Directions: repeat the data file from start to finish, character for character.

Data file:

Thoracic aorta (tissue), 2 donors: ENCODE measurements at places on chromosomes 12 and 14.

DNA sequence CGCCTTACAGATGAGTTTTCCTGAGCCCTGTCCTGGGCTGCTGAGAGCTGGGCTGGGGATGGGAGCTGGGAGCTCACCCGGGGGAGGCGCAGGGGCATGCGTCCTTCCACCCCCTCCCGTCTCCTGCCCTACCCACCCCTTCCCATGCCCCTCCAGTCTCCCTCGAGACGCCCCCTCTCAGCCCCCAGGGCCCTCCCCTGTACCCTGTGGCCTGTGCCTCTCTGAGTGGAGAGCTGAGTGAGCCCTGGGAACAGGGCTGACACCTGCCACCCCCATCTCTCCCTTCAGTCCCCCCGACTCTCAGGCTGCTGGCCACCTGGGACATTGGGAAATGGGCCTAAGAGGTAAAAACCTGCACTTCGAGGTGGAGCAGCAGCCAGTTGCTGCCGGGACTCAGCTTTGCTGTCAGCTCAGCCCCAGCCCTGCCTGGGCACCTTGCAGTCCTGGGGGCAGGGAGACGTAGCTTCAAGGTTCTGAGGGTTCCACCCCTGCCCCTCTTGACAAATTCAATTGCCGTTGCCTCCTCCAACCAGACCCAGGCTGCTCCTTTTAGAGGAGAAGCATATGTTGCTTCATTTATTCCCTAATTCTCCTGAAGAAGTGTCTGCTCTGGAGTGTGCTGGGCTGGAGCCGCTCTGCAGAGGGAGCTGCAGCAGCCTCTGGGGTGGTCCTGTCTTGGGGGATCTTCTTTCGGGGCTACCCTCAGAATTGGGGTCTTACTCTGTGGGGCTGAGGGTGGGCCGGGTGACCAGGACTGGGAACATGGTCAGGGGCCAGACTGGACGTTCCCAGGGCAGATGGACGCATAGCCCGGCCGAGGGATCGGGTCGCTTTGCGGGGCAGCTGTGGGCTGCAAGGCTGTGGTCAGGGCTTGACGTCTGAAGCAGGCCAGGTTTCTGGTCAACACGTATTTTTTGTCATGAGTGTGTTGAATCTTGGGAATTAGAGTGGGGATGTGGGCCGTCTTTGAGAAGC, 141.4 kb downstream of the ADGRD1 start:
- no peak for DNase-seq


Thoracic aorta (tissue), 2 donors: ENCODE measurements at places on chromosomes 12 and 14.

DNA sequence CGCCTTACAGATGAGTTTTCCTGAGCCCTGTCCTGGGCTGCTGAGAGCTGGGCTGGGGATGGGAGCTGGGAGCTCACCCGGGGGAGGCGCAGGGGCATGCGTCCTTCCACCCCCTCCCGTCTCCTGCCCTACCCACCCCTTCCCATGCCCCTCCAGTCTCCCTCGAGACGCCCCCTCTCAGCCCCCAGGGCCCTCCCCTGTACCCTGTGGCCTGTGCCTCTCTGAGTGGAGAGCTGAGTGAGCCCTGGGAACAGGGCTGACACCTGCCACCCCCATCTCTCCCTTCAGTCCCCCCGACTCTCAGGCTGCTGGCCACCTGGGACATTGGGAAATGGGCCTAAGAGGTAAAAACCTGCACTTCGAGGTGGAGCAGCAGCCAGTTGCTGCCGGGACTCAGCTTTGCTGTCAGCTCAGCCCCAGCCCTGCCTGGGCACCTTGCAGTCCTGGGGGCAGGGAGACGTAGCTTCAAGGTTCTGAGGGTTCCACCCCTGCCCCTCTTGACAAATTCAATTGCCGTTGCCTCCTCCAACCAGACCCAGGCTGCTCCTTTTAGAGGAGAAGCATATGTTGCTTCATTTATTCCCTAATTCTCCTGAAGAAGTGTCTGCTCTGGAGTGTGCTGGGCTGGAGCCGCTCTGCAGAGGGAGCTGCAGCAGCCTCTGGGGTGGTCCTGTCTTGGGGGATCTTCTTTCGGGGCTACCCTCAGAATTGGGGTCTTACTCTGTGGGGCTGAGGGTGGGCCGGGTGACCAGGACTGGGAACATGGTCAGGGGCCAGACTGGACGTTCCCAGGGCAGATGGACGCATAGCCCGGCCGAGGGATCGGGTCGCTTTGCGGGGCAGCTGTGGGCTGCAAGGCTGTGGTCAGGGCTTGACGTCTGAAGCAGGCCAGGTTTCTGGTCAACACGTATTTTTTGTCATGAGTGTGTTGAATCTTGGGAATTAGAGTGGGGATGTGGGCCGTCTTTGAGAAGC, 141.4 kb downstream of the ADGRD1 start:
- no peak for DNase-seq